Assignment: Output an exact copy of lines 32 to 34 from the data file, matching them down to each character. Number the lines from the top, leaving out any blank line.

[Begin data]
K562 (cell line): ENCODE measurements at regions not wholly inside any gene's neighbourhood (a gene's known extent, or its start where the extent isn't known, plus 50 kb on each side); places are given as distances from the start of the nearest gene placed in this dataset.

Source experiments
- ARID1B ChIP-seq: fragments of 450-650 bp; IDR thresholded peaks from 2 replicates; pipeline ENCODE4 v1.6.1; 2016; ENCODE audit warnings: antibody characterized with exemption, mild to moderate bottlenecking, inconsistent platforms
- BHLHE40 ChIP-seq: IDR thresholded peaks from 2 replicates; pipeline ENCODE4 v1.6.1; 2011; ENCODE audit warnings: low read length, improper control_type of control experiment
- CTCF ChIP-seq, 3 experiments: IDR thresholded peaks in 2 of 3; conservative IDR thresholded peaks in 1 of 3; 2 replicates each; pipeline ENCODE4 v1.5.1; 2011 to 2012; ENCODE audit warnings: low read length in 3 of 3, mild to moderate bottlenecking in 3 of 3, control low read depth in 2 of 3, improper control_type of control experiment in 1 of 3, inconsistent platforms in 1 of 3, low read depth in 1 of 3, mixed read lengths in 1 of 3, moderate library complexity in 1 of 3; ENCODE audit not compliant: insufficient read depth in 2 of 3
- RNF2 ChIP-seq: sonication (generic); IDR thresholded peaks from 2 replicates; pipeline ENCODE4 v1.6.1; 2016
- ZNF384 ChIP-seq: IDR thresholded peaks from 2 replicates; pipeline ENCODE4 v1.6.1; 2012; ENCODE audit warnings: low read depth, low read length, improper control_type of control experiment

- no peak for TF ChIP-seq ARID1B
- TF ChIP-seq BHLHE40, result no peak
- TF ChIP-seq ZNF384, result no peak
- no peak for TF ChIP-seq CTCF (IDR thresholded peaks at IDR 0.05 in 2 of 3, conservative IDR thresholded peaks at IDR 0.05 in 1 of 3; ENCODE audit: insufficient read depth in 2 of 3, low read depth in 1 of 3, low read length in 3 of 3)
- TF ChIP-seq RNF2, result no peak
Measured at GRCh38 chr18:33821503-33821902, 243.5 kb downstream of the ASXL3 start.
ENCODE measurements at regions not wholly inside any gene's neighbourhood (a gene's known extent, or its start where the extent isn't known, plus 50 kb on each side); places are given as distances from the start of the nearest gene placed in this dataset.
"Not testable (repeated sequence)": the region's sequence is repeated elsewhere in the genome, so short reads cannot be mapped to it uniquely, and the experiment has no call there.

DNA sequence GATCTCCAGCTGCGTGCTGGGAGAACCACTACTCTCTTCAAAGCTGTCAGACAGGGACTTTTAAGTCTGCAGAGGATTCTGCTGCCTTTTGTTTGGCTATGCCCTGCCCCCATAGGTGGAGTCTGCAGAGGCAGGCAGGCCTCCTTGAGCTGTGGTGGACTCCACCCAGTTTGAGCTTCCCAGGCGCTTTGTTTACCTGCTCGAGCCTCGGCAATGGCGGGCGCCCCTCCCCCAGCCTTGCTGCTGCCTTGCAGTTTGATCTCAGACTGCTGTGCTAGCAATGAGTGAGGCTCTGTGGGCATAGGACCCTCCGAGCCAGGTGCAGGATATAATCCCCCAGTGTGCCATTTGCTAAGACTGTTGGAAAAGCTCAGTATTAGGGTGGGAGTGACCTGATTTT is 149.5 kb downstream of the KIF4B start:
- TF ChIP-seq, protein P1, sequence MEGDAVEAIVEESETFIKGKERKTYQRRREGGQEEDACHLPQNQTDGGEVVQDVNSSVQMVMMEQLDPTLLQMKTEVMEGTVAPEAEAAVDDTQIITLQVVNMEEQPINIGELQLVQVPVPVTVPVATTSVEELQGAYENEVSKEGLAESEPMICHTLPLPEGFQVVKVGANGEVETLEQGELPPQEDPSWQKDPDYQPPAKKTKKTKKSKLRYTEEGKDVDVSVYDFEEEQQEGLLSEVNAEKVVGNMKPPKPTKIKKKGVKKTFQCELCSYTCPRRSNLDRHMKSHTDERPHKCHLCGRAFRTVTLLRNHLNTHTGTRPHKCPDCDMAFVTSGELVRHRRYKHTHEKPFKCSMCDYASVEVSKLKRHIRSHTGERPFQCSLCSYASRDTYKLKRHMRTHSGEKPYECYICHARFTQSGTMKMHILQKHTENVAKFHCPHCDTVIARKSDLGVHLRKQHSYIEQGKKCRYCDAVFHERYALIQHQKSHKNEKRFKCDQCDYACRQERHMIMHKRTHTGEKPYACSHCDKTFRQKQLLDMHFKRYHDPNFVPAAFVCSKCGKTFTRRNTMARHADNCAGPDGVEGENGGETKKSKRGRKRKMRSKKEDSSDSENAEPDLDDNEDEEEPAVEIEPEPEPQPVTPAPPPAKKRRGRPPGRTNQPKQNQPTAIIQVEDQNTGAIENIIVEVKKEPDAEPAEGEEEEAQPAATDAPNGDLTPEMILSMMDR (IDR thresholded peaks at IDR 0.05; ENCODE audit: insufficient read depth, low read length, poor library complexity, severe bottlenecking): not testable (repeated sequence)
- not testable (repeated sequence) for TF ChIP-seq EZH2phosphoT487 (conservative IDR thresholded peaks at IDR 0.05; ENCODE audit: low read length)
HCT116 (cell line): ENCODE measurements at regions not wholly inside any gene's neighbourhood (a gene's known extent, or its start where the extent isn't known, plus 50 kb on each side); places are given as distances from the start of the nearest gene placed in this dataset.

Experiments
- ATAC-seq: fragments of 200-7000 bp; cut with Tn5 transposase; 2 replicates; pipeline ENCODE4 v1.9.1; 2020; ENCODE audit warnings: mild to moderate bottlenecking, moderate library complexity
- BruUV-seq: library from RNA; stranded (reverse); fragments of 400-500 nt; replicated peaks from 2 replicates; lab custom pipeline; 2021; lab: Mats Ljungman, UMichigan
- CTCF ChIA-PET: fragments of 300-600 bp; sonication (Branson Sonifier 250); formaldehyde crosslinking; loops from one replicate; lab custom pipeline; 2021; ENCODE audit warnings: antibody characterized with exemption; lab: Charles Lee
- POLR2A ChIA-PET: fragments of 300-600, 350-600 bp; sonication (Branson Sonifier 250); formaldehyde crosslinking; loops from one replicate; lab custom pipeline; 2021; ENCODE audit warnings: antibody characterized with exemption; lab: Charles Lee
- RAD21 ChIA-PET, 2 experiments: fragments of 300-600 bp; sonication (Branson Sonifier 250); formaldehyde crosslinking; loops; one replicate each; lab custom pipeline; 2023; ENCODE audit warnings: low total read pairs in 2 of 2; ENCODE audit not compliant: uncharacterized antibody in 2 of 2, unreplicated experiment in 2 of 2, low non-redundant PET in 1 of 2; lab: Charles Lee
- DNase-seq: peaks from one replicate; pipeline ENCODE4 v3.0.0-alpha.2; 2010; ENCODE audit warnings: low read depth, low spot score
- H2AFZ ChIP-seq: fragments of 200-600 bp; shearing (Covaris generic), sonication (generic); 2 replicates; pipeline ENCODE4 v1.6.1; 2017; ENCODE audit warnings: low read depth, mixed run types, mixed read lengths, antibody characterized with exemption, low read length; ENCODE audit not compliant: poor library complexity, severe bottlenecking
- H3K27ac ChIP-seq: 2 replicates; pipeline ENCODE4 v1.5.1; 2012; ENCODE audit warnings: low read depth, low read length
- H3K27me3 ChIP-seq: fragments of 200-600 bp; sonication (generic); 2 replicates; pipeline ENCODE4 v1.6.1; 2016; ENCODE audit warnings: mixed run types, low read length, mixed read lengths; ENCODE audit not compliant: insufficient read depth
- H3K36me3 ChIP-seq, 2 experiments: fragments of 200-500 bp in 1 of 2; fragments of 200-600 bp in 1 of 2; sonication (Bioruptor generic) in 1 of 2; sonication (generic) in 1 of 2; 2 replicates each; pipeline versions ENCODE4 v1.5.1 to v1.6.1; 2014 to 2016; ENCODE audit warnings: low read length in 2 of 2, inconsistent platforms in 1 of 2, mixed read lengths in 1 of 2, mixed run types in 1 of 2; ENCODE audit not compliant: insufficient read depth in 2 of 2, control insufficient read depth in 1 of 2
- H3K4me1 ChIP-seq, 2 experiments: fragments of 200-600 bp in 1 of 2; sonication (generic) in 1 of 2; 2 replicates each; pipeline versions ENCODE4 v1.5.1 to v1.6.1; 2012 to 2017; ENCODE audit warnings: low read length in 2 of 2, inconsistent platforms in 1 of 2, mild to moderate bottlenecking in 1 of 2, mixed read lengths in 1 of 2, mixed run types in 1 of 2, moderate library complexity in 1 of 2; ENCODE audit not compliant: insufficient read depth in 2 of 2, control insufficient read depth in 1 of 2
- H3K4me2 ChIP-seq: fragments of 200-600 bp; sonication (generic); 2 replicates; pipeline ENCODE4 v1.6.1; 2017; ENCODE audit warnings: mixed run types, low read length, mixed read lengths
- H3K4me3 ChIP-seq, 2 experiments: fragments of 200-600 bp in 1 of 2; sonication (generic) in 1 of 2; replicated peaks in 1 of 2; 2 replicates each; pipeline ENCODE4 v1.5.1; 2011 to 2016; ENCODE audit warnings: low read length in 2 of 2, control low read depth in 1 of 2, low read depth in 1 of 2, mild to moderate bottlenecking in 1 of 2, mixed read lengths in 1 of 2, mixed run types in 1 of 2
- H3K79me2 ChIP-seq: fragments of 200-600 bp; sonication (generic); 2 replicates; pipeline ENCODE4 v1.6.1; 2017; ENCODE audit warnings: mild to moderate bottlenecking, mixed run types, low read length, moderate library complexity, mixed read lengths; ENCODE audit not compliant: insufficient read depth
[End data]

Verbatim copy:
- H3K4me2 ChIP-seq: fragments of 200-600 bp; sonication (generic); 2 replicates; pipeline ENCODE4 v1.6.1; 2017; ENCODE audit warnings: mixed run types, low read length, mixed read lengths
- H3K4me3 ChIP-seq, 2 experiments: fragments of 200-600 bp in 1 of 2; sonication (generic) in 1 of 2; replicated peaks in 1 of 2; 2 replicates each; pipeline ENCODE4 v1.5.1; 2011 to 2016; ENCODE audit warnings: low read length in 2 of 2, control low read depth in 1 of 2, low read depth in 1 of 2, mild to moderate bottlenecking in 1 of 2, mixed read lengths in 1 of 2, mixed run types in 1 of 2
- H3K79me2 ChIP-seq: fragments of 200-600 bp; sonication (generic); 2 replicates; pipeline ENCODE4 v1.6.1; 2017; ENCODE audit warnings: mild to moderate bottlenecking, mixed run types, low read length, moderate library complexity, mixed read lengths; ENCODE audit not compliant: insufficient read depth